National Guard Educational Foundation Museum Tour
Floor Plan

1. Welcome to the Museum.
a. “Welcome to the National Guard Memorial Museum, dedicated to telling the story of the National Guard from inception in December of 1636 to present day, serving the needs of the American people around the world.”

2. How to use the Virtual Tour.
a. “The Museum comprises over 5,600 square feet and seven galleries to provide a visual, textual, and interactive experience covering nearly 400 years of world history.”
b. Detail use of the virtual tour – which I don’t yet have information on.

3. The Role of the Guard.
a. “Deeply rooted in Article One, Section Eight of the Constitution of the United States, the National Guard answers the mandate:
To provide for calling forth the Militia to execute the Laws of the Union, suppress Insurrections and repel Invasions;
To provide for organizing, arming, and disciplining, the Militia, and for governing such Part of them as may be employed in the Service of the United States, reserving to the States respectively, the Appointment of the Officers, and the Authority of training the Militia according to the discipline prescribed by Congress;”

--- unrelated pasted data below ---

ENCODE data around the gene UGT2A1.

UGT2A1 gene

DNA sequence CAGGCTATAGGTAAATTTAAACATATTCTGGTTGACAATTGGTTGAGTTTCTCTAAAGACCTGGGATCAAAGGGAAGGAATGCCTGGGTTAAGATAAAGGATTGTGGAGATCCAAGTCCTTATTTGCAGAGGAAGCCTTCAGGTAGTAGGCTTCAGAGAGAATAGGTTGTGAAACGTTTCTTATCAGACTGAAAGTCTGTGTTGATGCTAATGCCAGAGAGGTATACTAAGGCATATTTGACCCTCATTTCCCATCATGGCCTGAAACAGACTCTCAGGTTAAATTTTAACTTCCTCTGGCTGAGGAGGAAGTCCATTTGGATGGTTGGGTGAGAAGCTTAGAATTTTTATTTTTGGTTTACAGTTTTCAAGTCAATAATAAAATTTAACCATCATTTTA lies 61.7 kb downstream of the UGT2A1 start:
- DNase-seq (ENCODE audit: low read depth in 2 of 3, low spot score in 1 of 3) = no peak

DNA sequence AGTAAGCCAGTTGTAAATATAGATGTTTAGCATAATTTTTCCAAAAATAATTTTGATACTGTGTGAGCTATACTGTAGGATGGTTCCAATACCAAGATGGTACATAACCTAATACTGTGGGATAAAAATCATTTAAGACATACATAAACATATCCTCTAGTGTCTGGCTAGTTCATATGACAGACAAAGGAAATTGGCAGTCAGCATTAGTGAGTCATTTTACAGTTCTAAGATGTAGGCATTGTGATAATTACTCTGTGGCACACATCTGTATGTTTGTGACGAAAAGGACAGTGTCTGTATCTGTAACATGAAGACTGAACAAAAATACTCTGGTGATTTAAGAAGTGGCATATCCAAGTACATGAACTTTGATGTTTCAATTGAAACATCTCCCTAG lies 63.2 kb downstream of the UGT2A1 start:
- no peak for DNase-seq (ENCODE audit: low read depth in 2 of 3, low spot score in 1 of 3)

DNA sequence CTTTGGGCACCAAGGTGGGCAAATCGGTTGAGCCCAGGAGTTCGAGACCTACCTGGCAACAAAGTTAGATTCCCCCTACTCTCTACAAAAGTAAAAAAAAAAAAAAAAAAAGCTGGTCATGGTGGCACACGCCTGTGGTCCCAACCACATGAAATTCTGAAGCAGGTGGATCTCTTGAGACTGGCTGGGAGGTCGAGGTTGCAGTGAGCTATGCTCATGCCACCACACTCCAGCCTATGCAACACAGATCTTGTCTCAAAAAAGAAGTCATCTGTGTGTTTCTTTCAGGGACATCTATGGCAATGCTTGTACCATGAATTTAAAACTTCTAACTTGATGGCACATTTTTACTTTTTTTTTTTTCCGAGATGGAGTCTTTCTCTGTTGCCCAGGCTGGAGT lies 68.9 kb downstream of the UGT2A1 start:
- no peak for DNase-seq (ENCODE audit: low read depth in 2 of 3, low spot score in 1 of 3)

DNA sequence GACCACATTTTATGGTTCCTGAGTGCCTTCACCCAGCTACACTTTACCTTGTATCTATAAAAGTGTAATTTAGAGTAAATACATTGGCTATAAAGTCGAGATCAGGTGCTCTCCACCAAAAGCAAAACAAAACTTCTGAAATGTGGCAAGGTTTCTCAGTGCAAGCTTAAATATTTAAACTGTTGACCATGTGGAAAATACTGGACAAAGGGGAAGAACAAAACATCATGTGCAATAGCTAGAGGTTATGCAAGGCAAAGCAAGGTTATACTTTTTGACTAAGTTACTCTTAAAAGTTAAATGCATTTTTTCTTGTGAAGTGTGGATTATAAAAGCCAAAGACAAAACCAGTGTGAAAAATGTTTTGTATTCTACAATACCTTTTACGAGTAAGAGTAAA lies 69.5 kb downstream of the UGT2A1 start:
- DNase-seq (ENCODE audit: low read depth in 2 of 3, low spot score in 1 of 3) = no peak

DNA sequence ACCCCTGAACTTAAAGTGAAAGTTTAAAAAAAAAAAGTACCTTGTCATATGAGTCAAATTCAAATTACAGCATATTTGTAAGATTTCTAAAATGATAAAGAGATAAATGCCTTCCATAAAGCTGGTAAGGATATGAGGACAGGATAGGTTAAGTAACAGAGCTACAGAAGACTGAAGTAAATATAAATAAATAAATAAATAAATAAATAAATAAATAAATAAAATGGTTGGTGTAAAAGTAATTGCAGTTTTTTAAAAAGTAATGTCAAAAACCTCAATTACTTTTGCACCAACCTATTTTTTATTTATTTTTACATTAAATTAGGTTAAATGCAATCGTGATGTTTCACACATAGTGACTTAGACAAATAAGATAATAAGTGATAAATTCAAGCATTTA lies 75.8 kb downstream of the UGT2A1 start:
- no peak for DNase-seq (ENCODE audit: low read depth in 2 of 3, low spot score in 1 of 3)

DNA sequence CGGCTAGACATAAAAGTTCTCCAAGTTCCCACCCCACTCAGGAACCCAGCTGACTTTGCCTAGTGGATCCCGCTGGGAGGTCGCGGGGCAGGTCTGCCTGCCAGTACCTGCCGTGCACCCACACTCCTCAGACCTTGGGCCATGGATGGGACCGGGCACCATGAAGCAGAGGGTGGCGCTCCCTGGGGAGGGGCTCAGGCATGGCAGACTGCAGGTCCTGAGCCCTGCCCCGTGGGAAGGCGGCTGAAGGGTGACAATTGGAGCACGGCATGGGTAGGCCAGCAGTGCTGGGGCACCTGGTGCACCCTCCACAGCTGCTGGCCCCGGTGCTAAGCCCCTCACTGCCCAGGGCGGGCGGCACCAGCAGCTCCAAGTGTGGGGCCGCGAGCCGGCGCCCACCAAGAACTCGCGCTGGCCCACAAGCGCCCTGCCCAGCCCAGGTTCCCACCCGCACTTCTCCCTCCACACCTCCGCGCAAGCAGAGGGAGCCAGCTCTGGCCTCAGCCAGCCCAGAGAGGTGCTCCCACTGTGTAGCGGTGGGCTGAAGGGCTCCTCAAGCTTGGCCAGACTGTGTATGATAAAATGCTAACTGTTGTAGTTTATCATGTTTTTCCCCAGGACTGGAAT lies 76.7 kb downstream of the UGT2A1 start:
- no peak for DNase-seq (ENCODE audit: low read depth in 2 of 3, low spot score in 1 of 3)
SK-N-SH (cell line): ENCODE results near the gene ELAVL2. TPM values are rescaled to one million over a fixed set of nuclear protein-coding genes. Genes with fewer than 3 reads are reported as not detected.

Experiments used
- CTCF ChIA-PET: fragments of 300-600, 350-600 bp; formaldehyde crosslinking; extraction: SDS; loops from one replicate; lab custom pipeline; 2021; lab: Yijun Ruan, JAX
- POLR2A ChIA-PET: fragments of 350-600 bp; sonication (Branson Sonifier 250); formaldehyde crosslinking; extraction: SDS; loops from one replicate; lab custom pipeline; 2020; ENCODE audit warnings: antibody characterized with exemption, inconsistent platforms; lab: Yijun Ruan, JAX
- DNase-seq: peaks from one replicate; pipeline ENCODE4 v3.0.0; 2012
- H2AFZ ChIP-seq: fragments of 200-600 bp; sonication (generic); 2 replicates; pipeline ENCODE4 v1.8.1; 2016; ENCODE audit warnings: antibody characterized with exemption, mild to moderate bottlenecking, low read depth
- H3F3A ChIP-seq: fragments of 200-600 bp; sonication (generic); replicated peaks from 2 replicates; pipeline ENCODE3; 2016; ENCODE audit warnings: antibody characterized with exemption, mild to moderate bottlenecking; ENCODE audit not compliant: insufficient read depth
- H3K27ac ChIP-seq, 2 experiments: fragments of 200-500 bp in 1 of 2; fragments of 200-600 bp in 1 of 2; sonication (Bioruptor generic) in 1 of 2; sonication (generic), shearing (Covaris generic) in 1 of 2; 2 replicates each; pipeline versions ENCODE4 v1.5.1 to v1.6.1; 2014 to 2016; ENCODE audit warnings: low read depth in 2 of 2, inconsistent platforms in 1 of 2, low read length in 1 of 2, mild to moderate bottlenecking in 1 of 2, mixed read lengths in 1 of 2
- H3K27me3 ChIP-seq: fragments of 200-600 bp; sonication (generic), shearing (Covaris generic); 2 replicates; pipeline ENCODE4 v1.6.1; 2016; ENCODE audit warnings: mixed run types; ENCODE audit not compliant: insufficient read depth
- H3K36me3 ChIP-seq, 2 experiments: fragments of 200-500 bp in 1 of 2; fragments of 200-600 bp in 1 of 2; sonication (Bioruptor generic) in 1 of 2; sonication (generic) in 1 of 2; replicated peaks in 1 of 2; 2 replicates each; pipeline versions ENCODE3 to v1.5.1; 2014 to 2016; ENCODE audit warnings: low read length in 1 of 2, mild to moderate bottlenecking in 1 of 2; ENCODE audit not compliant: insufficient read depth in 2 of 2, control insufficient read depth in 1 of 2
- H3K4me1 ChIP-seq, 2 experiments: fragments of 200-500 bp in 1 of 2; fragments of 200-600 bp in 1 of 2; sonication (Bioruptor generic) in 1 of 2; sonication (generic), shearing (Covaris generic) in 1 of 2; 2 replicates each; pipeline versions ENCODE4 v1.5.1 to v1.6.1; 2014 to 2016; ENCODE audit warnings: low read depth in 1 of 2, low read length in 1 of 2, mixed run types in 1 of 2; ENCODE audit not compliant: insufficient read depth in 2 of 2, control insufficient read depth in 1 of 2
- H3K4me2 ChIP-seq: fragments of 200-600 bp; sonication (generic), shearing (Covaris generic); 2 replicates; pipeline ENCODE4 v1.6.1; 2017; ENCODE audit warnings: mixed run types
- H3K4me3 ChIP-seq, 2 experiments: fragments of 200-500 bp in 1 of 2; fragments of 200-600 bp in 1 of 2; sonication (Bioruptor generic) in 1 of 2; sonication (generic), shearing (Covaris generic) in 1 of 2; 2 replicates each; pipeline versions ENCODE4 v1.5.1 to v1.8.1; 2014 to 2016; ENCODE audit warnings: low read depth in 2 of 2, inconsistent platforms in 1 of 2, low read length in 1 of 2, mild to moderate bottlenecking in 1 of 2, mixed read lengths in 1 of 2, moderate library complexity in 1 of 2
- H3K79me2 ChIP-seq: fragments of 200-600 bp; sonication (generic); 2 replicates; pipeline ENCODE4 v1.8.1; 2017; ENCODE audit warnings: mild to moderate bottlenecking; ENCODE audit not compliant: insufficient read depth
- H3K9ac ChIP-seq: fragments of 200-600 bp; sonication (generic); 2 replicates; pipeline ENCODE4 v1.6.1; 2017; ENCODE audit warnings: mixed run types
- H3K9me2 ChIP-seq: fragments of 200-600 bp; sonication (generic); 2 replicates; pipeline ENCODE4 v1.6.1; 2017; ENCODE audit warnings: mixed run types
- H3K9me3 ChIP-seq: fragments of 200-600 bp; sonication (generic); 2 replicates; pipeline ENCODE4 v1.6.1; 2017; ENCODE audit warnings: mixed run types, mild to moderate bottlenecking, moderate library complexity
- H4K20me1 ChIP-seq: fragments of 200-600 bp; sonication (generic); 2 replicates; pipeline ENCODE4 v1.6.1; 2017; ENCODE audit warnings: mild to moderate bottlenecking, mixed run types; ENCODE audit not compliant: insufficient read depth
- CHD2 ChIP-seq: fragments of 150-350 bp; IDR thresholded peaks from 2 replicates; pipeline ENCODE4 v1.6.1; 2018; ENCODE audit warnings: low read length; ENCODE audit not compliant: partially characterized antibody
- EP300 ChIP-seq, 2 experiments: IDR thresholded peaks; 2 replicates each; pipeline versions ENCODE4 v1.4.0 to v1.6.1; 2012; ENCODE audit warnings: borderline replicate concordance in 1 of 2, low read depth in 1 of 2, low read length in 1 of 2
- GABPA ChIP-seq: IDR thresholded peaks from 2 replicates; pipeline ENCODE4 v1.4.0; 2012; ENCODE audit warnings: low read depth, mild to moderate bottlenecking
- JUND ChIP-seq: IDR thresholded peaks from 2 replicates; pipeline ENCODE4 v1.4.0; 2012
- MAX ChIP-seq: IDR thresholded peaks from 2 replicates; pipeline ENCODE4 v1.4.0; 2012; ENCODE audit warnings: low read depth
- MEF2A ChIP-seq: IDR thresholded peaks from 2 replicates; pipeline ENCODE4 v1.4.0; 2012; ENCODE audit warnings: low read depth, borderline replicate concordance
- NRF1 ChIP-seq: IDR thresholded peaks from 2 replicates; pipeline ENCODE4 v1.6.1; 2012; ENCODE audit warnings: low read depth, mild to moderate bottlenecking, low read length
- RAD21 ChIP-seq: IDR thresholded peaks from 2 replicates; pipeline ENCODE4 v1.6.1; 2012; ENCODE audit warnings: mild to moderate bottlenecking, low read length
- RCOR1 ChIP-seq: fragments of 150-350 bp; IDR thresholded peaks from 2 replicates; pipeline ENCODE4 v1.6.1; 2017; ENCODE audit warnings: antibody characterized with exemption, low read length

4. Introduction to Video.
a. “The visitor is first invited to view an introduction to the heritage of the National Guard in a four-minute video.”

5. Early History.
a. “Fleeing the oppression of 16th Century Europe, newly arriving Americans were quick to form Militias to protect their villages from Indian raids. To that end, local men from ages 16-40 met at the weekend to practice formations and drill.
These events were as much militia training as community functions. As the colonies began to take form in the 17th Century, structured Militias began to be associated with each.”
b. “By the 18th Century, the established colonies experienced organized conflict with the native indian population. Then Major George Washington honed his skills in the French and Indian War in 1757, abilities he later used in the Revolutionary War against the British redcoats.”

6. “DON’T MISS: Militia Order.
a. Issued on the day following the shot at Lexington Bridge and Concord, explore the original militia order from 1775.”